JOINT BASE ANDREWS, Md. -- When referencing fundamental standards, Airmen now have a single source: Air Force Instruction 1-1, Air Force Standards.
As one of the capstone acts of his 39-year career, Gen. Norton Schwartz, Air Force chief of staff, put his signature on the brand new instruction, which communicates in one document the required standards of conduct, performance and discipline expected of every uniformed Airman.
The instruction -- the first and only to be signed and certified by the chief of staff -- was preceded by Air Force Policy Directive 1, Air Force Culture, in which the secretary of the Air Force directed the chief of staff to develop and execute policy related to standards.
The new instruction is particularly noteworthy not because it offers many new standards, but because it consolidates many of the standards that had been spread among many separate instructions, officials said. In a single document, the instruction conveniently summarizes the expected standards of conduct for uniformed Airmen.
The intention for the instruction is to serve as a compass, providing a convenient overview of standards while directing Airmen to other instructions where more detailed information may be found, officials said.
Having a one-stop shop for standards-related guidelines, while not unprecedented, has long been absent in the Air Force. In fact, the vast majority of the new instruction's initial content and structure were borrowed from the now outdated Air Force Regulation 30-1, Air Force Standards, which was not replaced in the early 1990s when Air Force instructions replaced Air Force regulations.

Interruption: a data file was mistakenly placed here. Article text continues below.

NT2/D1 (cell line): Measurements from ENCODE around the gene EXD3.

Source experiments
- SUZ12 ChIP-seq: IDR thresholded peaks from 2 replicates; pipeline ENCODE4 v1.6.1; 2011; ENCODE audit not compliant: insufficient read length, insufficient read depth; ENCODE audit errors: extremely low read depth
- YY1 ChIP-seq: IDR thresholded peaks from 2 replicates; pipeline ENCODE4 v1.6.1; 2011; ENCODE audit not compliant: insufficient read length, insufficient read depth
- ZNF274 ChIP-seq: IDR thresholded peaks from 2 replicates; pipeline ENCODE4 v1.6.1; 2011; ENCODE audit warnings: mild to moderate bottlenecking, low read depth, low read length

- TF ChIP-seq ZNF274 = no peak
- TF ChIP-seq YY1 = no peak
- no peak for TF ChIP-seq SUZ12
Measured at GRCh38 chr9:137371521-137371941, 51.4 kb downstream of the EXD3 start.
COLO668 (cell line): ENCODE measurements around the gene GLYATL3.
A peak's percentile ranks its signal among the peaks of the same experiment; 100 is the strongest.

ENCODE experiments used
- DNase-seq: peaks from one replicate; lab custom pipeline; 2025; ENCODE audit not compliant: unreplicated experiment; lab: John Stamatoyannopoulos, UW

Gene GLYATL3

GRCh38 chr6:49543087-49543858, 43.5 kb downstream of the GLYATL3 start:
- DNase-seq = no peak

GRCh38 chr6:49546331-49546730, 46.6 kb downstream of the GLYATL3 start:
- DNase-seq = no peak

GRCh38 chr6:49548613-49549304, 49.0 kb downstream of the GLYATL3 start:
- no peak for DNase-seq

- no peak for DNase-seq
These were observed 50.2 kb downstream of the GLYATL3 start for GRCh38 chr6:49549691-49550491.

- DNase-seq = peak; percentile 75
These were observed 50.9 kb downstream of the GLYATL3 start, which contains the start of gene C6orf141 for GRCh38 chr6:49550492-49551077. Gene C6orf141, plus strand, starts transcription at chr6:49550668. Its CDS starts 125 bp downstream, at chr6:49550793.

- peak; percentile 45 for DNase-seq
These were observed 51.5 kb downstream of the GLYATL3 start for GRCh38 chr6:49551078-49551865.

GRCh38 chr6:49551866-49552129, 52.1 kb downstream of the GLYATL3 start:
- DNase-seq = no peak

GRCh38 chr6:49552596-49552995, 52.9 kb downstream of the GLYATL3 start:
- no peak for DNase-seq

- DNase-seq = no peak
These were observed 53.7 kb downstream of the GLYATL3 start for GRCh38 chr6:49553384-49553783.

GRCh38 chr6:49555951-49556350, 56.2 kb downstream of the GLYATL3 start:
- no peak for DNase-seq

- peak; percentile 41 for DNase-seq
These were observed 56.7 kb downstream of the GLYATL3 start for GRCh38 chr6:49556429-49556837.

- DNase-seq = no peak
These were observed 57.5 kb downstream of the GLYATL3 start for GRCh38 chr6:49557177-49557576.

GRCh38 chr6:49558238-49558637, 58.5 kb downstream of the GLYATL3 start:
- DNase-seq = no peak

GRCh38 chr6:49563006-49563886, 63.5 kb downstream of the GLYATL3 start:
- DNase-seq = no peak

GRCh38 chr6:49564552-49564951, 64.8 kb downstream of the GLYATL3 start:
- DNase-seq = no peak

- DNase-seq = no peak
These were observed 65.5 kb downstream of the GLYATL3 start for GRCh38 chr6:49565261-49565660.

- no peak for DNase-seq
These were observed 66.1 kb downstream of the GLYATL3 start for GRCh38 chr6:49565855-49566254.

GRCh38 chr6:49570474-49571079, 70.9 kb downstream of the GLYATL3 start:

In December 2011, Schwartz directed the Air Staff to develop the new instruction. Much of the heavy lifting related to coordinating and drafting the instruction was performed by Scott Martin, a legal adviser on Schwartz's senior air staff counsel.
"We needed to capture and consolidate the existing Air Force standards," said Martin, a 23-year veteran who retired as a colonel in 2010.
From cover to cover, the instruction counts 27 pages, broken into three chapters.
The first chapter, the Air Force environment, focuses on topics such as core values, customs and courtesies, force structure and diversity. According to the chapter overview, the Air Force environment "encompasses the actions, values and standards we live by each and every day."
The second chapter focuses on standards of conduct, including sections on professional relationships, ethics, drug and alcohol abuse, and government neutrality regarding religion.
The instruction's final chapter addresses standards related to dress and appearance, physical fitness and government housing.
Martin said that while he borrowed a lot from the old regulation, it was incomplete for today's Air Force since so much had changed in the past two decades.
"We updated it and brought it up to the 21st century to address contemporary challenges that Airmen face," he said.
Some of those 21st century updates include standards related to relationships on social media, the wingman concept, resiliency, sexual assault prevention and response, tattoos and body piercing, and the Joint Ethics Regulation.
Martin said he expected the instruction to become a valuable resource for educating today's Airmen.
"If you have a young Airman who's not quite getting it, this will be a great tool for a mentoring session," he said. "Every Airman should periodically review these standards of conduct to assure he is living up to what the Air Force expects of him every day."
Editor's note: AFI 1-1, Air Force Standards, and AFPD 1, Air Force Culture, can be found on www.e-publishing.af.mil.